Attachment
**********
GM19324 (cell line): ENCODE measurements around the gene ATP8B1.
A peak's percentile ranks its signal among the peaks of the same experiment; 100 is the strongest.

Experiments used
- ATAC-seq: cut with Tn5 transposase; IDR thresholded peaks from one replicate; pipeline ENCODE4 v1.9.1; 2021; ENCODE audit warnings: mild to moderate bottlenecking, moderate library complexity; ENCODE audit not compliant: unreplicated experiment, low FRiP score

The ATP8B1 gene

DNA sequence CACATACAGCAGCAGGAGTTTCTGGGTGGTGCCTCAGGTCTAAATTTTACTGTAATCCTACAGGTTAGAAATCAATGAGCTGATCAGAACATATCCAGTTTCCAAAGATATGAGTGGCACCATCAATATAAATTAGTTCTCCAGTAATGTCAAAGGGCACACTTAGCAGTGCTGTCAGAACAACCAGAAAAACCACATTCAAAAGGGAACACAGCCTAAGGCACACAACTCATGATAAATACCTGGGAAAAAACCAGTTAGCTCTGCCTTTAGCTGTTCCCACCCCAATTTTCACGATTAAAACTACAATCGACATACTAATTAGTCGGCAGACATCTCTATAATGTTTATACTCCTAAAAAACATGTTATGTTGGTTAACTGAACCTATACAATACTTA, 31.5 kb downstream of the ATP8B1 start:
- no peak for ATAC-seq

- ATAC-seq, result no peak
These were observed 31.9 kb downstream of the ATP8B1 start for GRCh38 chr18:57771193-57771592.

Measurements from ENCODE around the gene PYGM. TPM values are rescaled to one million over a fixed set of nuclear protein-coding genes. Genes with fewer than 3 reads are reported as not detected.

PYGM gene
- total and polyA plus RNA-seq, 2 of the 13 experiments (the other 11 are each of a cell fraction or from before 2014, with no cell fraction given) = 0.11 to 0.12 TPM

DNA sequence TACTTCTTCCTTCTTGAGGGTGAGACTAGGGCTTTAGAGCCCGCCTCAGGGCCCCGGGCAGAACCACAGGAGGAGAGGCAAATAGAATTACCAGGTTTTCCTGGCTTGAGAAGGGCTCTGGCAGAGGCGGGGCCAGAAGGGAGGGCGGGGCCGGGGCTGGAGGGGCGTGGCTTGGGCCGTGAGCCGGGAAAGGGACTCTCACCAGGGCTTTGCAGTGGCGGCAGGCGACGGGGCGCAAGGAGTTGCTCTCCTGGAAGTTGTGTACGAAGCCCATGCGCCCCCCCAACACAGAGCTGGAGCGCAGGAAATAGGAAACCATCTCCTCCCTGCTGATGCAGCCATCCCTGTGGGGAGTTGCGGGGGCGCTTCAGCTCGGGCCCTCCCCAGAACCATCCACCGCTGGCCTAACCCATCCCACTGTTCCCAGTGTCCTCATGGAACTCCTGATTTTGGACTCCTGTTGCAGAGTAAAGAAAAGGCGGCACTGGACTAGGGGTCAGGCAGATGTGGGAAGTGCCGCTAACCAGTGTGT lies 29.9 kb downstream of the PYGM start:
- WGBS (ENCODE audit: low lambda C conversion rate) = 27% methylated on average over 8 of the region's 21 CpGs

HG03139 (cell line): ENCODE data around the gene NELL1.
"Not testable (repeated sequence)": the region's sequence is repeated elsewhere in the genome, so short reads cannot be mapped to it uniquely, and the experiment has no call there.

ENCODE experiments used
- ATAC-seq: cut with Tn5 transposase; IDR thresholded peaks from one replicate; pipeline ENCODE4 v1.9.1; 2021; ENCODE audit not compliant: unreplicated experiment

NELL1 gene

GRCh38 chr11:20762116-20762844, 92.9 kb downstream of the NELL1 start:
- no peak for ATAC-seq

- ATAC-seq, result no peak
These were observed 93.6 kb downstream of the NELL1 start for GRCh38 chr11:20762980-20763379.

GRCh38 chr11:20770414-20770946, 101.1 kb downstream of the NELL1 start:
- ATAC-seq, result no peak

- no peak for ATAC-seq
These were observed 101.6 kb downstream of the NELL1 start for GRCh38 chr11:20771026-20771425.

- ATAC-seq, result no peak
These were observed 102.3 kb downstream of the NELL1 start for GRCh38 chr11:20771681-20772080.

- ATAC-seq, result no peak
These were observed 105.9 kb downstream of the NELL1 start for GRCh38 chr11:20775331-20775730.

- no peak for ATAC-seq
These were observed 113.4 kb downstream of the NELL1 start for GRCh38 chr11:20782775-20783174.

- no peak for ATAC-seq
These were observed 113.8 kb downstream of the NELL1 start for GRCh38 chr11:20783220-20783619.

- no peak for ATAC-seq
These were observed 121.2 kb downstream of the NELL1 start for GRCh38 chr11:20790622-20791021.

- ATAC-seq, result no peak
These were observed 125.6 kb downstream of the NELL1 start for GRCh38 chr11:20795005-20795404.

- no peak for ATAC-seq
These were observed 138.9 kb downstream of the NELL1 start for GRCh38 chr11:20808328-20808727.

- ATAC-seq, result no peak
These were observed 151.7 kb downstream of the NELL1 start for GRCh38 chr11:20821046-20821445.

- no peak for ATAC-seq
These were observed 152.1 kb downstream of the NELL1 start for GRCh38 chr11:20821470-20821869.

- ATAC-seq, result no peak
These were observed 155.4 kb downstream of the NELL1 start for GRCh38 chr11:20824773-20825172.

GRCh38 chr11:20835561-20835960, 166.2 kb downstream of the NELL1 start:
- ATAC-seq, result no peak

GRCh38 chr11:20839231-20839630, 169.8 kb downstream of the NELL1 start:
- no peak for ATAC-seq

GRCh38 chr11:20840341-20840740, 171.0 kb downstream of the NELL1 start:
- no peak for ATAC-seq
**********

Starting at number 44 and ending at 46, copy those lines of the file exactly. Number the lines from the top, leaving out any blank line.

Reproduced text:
- no peak for ATAC-seq
These were observed 152.1 kb downstream of the NELL1 start for GRCh38 chr11:20821470-20821869.

- ATAC-seq, result no peak